- increasing margins — it’s much easier (and cheaper) to retain a customer than it is to acquire a new one. Each month (or year) a customers stays with you, their life time value increases.
6. Give it time
Stick with it. A business isn’t built in a day, a week or a month. You need to have the patience and discipline to persevere. You also need the humility to know when your product isn’t hitting the mark.
What did we spend the $2000 on?
Outside of the expenses listed above, we spent it on Facebook ads.
It was 2013, so our ads absolutely worked. We accumulated thousands of likes, which gave us a platform to share content with an engaged audience.
Facebook ads are still incredibly effective and we still spend on the platform each month. The targeting is far better than when we started, however the competition for social real-estate has increased.
When you’re starting with such a limited budget, you need to find a way to spend money that guarantees sales. In the digital space, this usually means spending money that will drive traffic. With Facebook ads, we knew that for every dollar we spent, so long as we were getting more than a dollar back, we could grow.
Were we just in the right place at the right time?
Perhaps. However, we certainly made the most of our opportunity.
You can do so much with so little in this day and age. Thanks to the internet, there has never been a better time to start a business. The barrier to entry is so low. If you have a computer and an internet connection, you’re in the game.
As a result, it’s also highly competitive.
On the one hand, it’s incredibly easy to start a business. On the other hand, it’s incredibly hard to build a successful business.
But if you take a long-term perspective, and you have the discipline to work on it every day, you will put yourself in a stronger position than others and give yourself the slightest chance of success.
How can you tip the scales of success in your favour?
Simple. Execute better than your competition.
That’s the beauty of a free market. The market decides who wins.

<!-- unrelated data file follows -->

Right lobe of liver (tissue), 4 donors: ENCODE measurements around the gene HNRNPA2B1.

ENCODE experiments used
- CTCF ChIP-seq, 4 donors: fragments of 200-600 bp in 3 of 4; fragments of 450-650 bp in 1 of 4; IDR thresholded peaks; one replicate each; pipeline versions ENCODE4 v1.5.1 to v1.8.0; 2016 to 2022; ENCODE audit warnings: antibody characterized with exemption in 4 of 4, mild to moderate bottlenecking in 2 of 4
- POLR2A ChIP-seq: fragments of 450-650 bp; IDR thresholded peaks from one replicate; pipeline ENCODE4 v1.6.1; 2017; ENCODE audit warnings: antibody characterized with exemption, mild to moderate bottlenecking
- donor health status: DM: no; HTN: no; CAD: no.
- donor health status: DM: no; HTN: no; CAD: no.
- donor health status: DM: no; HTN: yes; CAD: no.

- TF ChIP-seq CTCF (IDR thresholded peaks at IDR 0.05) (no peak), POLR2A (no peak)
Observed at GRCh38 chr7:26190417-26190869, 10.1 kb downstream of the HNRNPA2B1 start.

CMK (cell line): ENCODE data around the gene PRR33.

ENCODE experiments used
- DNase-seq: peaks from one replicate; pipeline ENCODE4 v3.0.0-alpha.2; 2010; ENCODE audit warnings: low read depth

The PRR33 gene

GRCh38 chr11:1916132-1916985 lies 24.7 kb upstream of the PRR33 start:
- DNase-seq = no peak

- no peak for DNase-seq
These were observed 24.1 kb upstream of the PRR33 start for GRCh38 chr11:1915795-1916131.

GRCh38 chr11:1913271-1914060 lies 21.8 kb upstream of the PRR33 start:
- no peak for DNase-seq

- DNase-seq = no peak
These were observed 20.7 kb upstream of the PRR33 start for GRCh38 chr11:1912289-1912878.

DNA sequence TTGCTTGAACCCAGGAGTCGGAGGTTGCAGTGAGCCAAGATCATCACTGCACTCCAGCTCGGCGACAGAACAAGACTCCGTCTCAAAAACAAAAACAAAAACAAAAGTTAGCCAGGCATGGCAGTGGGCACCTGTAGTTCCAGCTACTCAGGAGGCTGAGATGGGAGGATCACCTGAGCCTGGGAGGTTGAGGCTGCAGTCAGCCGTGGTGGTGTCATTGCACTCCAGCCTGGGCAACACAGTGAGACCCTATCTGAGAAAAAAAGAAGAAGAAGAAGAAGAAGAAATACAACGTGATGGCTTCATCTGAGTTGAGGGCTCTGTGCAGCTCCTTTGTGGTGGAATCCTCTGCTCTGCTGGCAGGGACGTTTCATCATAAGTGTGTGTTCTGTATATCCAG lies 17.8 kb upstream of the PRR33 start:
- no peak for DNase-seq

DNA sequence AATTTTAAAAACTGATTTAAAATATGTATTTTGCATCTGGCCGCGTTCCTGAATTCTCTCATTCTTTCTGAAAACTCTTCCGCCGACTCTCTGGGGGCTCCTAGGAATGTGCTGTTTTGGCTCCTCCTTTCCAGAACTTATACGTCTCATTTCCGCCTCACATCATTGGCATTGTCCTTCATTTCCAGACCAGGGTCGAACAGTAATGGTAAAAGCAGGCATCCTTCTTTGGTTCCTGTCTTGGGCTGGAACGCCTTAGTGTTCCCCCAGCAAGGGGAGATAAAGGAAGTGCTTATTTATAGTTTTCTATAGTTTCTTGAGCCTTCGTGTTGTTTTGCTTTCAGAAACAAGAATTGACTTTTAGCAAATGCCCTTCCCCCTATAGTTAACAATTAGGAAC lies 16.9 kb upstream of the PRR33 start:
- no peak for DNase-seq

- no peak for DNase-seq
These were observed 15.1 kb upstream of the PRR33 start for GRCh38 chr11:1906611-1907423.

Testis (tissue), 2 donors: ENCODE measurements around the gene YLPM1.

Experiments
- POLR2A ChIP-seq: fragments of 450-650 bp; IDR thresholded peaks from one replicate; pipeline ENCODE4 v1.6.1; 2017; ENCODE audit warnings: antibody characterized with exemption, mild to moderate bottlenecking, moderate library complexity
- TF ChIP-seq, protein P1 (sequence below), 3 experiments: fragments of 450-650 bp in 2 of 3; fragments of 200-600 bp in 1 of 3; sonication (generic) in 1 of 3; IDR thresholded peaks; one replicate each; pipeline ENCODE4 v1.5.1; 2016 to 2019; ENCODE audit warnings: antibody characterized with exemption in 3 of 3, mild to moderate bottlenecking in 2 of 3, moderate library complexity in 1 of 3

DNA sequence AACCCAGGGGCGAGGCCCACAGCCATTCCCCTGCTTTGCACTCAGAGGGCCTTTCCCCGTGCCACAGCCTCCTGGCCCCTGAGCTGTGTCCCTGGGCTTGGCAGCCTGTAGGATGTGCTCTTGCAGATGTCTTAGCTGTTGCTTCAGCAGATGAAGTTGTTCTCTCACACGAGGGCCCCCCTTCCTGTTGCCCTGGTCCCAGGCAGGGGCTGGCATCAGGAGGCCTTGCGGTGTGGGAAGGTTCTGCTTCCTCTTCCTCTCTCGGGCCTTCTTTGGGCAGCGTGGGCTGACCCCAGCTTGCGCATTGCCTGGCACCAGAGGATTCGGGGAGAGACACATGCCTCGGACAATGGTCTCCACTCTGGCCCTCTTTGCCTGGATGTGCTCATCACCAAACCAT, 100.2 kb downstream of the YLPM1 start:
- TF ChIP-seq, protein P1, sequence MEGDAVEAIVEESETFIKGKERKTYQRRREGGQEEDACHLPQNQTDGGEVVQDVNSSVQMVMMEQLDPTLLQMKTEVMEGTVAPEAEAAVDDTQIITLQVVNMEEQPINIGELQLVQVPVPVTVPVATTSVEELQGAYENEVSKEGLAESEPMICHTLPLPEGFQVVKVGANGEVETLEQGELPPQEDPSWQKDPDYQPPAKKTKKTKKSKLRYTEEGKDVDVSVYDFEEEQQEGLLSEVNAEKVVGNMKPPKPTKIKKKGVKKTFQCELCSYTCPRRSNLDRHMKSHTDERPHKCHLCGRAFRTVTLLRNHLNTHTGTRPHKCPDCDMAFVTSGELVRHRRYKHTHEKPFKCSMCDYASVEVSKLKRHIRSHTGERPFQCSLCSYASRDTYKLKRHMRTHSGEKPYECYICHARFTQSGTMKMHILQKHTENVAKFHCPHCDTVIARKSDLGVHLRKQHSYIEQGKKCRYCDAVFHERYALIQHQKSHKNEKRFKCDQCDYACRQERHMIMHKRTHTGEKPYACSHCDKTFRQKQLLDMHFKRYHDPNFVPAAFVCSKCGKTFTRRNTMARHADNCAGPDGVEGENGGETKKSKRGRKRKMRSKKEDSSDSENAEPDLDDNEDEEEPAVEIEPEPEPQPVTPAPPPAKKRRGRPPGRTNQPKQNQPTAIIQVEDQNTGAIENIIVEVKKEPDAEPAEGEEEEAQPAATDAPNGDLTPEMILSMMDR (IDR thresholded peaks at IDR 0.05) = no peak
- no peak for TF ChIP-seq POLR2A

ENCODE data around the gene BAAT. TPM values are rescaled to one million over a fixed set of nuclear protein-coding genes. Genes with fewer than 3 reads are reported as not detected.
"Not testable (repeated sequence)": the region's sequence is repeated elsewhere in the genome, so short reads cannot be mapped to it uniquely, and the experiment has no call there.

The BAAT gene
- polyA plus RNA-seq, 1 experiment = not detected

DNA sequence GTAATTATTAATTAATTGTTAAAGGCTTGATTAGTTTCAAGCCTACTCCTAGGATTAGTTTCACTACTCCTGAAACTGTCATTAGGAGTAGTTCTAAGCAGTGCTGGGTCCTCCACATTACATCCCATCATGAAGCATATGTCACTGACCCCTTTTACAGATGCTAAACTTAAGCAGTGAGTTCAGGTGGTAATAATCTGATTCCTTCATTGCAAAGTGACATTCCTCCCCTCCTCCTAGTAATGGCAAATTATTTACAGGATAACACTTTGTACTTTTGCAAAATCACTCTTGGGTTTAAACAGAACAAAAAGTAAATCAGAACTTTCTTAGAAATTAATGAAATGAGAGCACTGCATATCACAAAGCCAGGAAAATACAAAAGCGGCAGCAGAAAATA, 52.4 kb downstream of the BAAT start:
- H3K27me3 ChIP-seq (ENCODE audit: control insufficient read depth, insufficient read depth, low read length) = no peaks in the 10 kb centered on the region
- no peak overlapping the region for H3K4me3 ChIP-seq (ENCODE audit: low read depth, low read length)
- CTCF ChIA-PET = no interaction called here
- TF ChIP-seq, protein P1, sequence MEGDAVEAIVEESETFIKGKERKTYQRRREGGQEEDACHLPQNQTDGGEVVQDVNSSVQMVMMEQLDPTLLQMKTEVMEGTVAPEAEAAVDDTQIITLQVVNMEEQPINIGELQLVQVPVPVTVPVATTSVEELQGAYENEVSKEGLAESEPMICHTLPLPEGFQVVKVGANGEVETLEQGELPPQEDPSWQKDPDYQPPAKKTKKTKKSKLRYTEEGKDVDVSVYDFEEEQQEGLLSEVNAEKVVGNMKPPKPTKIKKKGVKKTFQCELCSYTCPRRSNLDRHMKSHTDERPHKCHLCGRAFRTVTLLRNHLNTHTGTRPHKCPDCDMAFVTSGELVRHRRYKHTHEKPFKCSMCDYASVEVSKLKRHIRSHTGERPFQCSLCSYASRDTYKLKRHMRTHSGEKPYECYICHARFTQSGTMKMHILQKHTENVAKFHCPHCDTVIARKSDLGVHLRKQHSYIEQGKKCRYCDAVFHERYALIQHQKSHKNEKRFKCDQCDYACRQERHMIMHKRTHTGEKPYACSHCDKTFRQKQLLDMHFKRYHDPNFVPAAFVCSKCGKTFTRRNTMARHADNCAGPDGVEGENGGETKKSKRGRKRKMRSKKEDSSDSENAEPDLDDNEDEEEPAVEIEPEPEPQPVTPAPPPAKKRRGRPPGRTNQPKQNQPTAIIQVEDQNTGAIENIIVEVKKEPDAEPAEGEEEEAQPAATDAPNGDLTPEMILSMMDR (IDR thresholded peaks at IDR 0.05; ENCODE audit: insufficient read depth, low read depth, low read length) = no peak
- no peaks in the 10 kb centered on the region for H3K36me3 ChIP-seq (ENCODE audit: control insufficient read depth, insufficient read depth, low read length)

Sure, things will occur that are completely out of your control. However, most of the time you can choose how to react. It all comes back to execution.
Remember, ‘better execution’ isn’t only reserved for those who can afford it.
Better execution means caring more than your competitors.
Genuinely caring for your customers. Caring that your product is exceptional. Caring that your customer support emails are replied to as quickly and professionally as possible. Caring that your Facebook page is providing exceptional value to your audience.
This level of care is often easiest in the early days when the numbers are low. You can absolutely afford to give each customer the royal treatment. There are no excuses. If you fail to care, your business deserves to fail.
All of this just takes time. If your business is your top priority, you’ll make the time to show this level of care.
I’ll give you an example:
I am obsessive about customer support. When my wife and I were the first line of contact in those early days, I would stress out if a ticket was not responded to in under four hours. This was such a simple, cost effective win for our business. The number of times we received replies of surprise, due to the speed of our reply, said to us that no one else was doing what we were doing. It was one way we executed better.
Failure is a very real possibility
Once you’ve taken the time to weigh up all of this information, you then have to wholeheartedly embrace the fact that you might still fail. If this doesn’t sit well with you, then it might not be the best idea to start a business.
For me, the thought of not starting a business was far scarier than the thought of starting one and failing. With this mindset, it was very easy for me to at least try.
Entrepreneurship isn’t for everyone.
In summary, the answer is yes — you can start a business with little to no money. But, as you will have learned, there are myriad factors that align and combine to produce a successful business.
Sometimes it’s blind luck — however, I am a firm believer that most of the time you have to make your own luck by first taking a chance.
Remember, a business that never starts, has already failed. Starting a business gives you a chance of success.
The question is, will you execute well enough to take it?